Brine denies blacklisting headlice prescriptions is causing 'epidemic'
Pharmacy minister Steve Brine has denied that NHS England’s blacklisting of headlice treatments on prescriptions is leading to an “epidemic” in schools.
In March, NHS England published guidance advising GPs to “curb prescribing” for 35 conditions (see the full list here) including headlice – which the commissioner argued is “a minor illness and suitable for self care and treatment with items that can easily be purchased over the counter from a pharmacy”.
In a parliamentary debate yesterday (November 27), Emma Hardy – Labour MP for Kingston upon Hull West and Hessle – told Mr Brine that she had “met people from the charity Community Hygiene Concern, which provides cheap, reusable and effective bug-busting kits for less than £5”.
Ms Hardy said: “However, because of NHS prescription guidance changes, these kits are no longer available, which threatens an epidemic of headlice in our schools.”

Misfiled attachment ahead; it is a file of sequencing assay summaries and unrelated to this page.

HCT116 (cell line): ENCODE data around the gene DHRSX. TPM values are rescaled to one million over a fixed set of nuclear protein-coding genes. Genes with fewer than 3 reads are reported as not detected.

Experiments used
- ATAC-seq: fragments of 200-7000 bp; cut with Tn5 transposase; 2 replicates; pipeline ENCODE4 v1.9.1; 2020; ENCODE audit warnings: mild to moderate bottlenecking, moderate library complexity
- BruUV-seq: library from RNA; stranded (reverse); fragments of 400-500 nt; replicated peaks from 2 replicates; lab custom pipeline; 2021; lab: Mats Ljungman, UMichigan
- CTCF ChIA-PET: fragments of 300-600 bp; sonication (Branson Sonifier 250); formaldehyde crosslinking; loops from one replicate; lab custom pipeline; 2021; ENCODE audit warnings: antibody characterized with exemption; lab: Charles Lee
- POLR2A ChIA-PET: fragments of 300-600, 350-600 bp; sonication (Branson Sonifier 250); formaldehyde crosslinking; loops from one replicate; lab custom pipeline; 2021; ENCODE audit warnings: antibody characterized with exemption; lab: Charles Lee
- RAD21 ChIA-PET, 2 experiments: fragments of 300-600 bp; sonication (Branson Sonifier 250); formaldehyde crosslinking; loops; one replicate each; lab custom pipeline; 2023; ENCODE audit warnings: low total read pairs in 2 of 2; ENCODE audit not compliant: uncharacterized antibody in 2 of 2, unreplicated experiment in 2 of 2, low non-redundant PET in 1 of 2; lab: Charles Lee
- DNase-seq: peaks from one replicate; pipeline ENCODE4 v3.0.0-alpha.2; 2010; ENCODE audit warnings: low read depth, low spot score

“Surely headlice should not be considered a minor ailment?” asked Ms Hardy, who also called upon the minister to write to NHS England chief executive Simon Stevens and “encourage him to meet me and Community Hygiene Concern to look at this issue again”.
Mr Brine responded that he does “not believe there is an epidemic because of NHS England’s actions”.
“Clinical experts in the NHS advise that headlice can be safely and effectively treated by wet combing,” said Mr Brine, who referred to his “very recent, personal experience of doing this” with his own children.
“Chemical treatment is recommended only in exceptional circumstances,” he stressed.
However, Mr Brine agreed to “facilitate” the meeting between Ms Hardy, Community Hygiene Concern and Mr Stevens.
C+D has published advice on how pharmacy teams in England can communicate with patients confused by the restrictions in headlice treatment prescribing.